Remember when celebrating Christmas meant unabashedly revelling in Australia’s happiest time of the year? There’d be tinsel on every corner, carols in every shop and spirit aplenty.
Now it feels like Christmas festivities must be kept to a minimum, just to avoid ruffling any feathers.
Indeed, when a shopping centre in New York recently unveiled its woeful “Santa’s sleigh” that more closely resembled a blank spaceship, American shoppers were up in arms.
“Santa comes along with a decorated tree; he doesn’t come with a spaceship,” said local shopper Maria Lovdahl.
“They (centre management) said it was because people were offended by the traditional Christmas display, and they had gotten comments in prior years,” Ms Lovdahl added.
Shoppers were being charged anywhere between $25 to 60 for portraits with Santa Claus, but now many people are boycotting the centre altogether.
“People who answered the phone (at the centre) actually said, in order not to offend anyone, they were simplying the Christmas display,” confirmed another shopper Caren Toal.
Now a similar situation is underway at home in Australia, thanks to Hobart’s “sad, modern” Christmas tree.
Hobart City Council’s pine tree in Salamanca Square is normally a local icon, decorated in tinsel, fairy lights and traditional Christmas decorations.
This year it’s a much more sterile affair, with the Council claiming to have invested tens of thousands into a “modern, state of the art” tree.
However, the public reception has hardly been positive, with many people claiming the LED tree is too apologetic.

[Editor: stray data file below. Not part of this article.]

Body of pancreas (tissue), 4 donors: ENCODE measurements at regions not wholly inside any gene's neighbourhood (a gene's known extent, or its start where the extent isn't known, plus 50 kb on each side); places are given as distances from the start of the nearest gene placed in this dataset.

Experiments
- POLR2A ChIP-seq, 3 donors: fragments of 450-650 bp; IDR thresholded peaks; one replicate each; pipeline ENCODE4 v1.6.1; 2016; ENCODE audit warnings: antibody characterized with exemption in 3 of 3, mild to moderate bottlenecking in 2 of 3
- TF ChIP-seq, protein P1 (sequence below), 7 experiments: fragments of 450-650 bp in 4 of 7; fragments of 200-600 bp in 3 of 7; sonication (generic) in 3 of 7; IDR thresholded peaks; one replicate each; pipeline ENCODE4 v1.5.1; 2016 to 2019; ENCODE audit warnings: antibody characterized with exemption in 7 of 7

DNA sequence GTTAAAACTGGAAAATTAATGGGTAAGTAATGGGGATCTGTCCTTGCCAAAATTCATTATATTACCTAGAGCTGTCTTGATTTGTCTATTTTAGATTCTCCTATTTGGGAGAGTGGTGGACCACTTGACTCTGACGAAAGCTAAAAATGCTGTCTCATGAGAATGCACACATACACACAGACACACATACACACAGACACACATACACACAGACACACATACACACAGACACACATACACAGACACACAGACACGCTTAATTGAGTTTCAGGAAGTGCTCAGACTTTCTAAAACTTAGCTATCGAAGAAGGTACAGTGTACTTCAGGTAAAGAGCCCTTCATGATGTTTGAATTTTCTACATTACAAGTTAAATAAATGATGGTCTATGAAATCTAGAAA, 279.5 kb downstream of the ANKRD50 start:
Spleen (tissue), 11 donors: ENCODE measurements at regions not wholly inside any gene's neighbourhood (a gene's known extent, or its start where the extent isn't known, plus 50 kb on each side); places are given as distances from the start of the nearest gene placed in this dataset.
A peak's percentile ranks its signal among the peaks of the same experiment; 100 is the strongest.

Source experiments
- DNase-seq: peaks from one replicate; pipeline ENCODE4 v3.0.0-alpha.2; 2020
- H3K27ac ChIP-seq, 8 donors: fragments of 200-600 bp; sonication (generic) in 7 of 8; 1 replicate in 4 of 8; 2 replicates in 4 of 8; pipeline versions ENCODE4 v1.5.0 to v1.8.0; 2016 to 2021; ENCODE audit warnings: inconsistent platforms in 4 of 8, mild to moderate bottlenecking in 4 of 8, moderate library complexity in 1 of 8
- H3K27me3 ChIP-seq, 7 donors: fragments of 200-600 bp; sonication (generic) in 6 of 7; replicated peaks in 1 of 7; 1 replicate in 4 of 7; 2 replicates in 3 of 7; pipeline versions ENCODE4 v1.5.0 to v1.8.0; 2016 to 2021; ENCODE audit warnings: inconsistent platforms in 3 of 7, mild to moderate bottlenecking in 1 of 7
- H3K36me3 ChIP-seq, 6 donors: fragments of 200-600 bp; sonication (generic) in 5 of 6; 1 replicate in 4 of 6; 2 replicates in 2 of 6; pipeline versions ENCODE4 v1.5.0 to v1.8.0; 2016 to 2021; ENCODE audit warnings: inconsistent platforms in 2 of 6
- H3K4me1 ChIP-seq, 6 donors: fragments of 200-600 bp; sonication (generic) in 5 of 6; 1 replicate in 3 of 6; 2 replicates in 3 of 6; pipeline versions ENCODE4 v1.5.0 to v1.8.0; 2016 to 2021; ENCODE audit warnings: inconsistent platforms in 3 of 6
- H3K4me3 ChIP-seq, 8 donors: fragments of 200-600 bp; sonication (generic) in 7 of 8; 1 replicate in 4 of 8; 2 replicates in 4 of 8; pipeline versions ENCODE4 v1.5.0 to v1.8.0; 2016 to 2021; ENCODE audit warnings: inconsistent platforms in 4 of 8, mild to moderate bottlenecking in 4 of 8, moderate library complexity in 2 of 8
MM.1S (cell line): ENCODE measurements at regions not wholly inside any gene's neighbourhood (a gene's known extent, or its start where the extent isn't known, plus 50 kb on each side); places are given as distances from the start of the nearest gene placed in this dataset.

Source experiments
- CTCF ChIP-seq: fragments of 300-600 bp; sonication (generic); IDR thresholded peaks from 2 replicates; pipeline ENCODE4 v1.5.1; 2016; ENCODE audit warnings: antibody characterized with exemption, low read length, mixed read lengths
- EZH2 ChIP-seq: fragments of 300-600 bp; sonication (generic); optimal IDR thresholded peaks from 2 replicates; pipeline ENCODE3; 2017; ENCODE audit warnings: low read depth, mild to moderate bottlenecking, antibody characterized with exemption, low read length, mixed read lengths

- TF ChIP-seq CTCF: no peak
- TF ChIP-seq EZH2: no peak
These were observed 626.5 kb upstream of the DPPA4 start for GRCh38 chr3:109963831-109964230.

“How much longer are Australians going to put up with this politically correct ratbaggery? Thirty four thousand dollars,” lamented Facebook user Robert Miers.
The cost involved is shocking, but what’s worse is the tree doesn’t seem to have much Christmas spirit.
Meet the Christmas Tree at Salamanca Place in Hobart. It cost $35,000 for council workers to construct. Impressed? pic.twitter.com/JIdPKfqvpq
— Winsor Dobbin (@winsordobbin) November 19, 2015
“Why couldn’t we have a nice traditional tree? Children will walk past this and not even know it’s a Christmas tree,” commented Angela Williams.
“Even a Kmart plastic tree would be better than that travesty,” added Julie Bunting.
Adding to the PC debate, last week the Victorian education department ruled that whilst Christmas carols can continue to be sung in classrooms, religious hymns cannot.
The ruling has been described as “ambiguous and confusing,” by chaplaincy organisation, Access Ministries.
Their spokesperson Rob Ward asked, “when we sing a Christmas carol, often that is based on a biblical story. Do you need permission to sing a Christmas carol?”
Either way, it seems that Christmas celebrations are becoming increasingly perplexed, both in Australia and abroad.
What do you think – has political correctness surrounding Christmas gone too far?